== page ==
London Councils

Public health and local authorities

Conflicting reports have recently been produced examining the ways in which local authorities are adapting to overseeing public health responsibilities. While the Local Government Association has reported on the ways in which different authorities are managing budgets to have a broad impact on the health of local populations, the British Medical Journal has observed that some dedicated public health funding is being diverted.

London’s additional social care bill to top £1bn

Changes to adult social care could leave London boroughs with an additional bill of £1.14billion – equivalent to half the current annual cost of adult social care for the capital – according to London Councils. The proposed lifetime contribution limit for individuals of £72,000 along with other changes is expected to cost London’s boroughs an additional £1.14bn by 2020. London Councils also warned that people are not clear about the likely costs of care in old age and called for a campaign to raise awareness of costs.

Database of arts impacts

London Councils has compiled a database of resources to demonstrate the impact that culture and leisure services can have on economic and social objectives across a range of council services. The database includes toolkits, research and statistics from a range of sources linked to particular focus areas including health, crime, the environment and young people.


Westminster City Council axes £350,000 arts budget

Westminster City Council has confirmed that it will cut all arts funding in the London borough by 2014/15.

It has been reported that Soho Theatre’s young people’s programmes, English National Ballet’s older people’s schemes and community and youth arts services from Paddington Arts, Dream Arts, Westminster Mind and Streetwise Opera will all be affected, along with around ten other arts initiatives.

The cuts were confirmed at a council meeting on 6 March.

£9.4m of grants awarded by London Councils

Organisations which support homeless people, the unemployed, victims of violence and the voluntary sector across the capital are being given funding by the London Councils’ grants programme. The money is being used to commission specific services rather than to fund organisations. These services are London-wide initiatives which would be difficult for individual boroughs or small groups of councils to provide on their own.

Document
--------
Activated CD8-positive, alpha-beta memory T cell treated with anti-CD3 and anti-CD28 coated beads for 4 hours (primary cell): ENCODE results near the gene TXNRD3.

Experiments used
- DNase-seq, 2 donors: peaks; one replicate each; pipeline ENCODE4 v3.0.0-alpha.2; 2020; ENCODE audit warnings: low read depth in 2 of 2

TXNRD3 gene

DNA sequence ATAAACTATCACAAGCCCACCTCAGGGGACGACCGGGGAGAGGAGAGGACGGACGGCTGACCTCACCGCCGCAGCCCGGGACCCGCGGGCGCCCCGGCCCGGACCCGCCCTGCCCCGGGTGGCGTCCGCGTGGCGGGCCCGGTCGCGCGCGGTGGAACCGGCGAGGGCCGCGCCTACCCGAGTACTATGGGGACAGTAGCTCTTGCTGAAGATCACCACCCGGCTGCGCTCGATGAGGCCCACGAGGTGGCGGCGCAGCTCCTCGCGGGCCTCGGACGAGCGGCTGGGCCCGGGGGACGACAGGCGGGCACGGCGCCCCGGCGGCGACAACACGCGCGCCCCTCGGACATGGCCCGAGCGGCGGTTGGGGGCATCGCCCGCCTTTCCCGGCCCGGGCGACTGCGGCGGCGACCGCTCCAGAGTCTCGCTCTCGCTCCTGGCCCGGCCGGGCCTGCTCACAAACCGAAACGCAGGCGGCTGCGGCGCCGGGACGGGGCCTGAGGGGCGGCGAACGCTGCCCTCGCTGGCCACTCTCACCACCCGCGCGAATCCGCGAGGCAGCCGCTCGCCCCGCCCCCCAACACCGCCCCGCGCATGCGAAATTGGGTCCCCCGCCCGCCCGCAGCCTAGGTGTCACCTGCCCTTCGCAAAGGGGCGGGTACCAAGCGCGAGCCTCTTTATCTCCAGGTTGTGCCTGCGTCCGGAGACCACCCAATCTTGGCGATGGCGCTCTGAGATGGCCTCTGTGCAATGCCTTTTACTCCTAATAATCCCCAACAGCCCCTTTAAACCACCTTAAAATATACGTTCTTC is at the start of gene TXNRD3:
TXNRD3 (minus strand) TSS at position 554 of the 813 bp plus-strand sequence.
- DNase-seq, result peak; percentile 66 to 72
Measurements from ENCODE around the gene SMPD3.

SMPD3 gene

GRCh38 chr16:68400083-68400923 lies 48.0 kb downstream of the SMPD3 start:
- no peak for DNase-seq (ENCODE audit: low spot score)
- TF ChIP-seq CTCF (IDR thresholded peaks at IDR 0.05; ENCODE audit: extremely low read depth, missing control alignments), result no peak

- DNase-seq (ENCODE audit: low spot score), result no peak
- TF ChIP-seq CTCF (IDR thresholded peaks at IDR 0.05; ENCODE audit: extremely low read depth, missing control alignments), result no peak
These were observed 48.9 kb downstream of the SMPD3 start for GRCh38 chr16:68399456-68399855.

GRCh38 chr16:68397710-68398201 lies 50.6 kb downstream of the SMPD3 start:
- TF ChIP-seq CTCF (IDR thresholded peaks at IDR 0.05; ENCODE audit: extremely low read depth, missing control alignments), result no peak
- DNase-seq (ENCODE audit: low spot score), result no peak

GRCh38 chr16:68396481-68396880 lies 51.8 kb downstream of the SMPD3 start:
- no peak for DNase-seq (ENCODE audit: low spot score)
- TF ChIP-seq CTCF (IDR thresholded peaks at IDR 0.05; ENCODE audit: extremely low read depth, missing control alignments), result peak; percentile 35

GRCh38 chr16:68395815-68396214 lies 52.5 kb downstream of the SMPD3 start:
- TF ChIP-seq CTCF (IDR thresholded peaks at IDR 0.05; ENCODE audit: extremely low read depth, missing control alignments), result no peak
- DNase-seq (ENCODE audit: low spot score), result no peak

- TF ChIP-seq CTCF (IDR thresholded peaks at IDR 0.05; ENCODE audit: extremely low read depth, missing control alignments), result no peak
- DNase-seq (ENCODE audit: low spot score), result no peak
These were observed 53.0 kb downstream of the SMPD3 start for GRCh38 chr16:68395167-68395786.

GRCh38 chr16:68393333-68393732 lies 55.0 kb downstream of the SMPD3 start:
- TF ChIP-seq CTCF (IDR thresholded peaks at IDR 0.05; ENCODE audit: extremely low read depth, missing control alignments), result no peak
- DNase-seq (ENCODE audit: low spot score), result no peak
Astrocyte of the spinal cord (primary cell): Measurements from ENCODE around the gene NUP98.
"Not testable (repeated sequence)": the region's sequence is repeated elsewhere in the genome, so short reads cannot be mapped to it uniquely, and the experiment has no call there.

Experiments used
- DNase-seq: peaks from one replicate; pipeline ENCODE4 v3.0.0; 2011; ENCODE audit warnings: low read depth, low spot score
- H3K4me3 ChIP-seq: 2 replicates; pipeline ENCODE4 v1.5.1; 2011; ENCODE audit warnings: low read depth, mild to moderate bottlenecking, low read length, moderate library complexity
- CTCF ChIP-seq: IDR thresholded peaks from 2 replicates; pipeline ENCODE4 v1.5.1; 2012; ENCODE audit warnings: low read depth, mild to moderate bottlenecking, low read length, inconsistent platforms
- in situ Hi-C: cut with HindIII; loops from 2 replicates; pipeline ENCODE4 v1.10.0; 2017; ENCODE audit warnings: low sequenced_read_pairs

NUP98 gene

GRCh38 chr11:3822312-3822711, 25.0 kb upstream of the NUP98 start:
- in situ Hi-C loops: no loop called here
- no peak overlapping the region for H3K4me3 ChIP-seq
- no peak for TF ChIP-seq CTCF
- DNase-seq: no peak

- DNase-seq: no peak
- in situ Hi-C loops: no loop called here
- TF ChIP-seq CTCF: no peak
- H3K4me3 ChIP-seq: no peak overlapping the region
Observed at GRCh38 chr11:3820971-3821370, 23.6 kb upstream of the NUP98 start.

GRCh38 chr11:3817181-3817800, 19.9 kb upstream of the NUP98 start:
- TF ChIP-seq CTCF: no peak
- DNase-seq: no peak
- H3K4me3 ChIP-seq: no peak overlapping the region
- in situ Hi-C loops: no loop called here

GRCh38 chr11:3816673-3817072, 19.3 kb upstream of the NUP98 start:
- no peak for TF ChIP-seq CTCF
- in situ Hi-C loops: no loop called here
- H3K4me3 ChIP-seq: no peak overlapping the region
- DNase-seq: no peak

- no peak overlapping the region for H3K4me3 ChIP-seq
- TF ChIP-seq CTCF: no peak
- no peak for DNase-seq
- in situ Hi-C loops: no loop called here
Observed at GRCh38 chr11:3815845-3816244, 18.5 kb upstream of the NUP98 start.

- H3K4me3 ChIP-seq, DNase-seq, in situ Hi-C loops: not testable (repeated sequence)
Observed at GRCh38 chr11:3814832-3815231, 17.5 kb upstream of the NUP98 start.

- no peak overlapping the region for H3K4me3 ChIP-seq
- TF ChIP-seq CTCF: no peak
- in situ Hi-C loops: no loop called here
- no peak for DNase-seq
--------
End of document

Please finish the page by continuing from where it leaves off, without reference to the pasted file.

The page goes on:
£5.45 billion budget for local public health services announced

A £5.45 billion two-year ring-fenced public health budget for local authorities has been announced by the Department of Health.

From April 2013, public health budgets will be protected for the first time, with local authorities taking the lead for improving the health of their local communities. This aims to drive local efforts to improve health and wellbeing by tackling the wider determinants of poor health.

It is claimed that funding is specifically targeted, for the first time, at those areas with the worst health outcomes.

£907m adult social care funding gap in London by 2018 predicted

The funding gap for providing adult social care in London will amount to £907m within five years, according to a new analysis by London Councils, supported by Ernst and Young.

A Case for Sustainable Funding for Adult Social Care sets out the severe financial challenges faced by London boroughs in their provision of adult social care. It highlights how councils are already taking action to narrow the funding gap by working more closely with the NHS, improving procurement and developing new ways to provide social care for older and disabled people.

London Councils express concern over Localism Bill

The Localism Bill starts its second reading in the House of Lords on Tuesday 7 June. While London Councils is encouraged by the aim to empower local communities, there remain several areas of concern for boroughs. In particular, London Councils believes that the bill limits localism and genuine devolution; adopts a uniquely regionalist approach to London; and contains significant centralising elements, in the form of over 140 new powers for the Secretary of State. London Councils will be lobbying on these points in the run up to the second reading.

The Munro Review

The final report from the Munro Review of Child Protection has been presented to Government ministers. It includes a range of recommendations that are likely to have significant implications for the way that child protection services are run at a local level. The review is particularly clear that the child protection system must be fully focused on the needs of individual children and young people, rather than centrally imposed processes and targets, and that the role of elected leaders is vital in driving improvements in local authorities.


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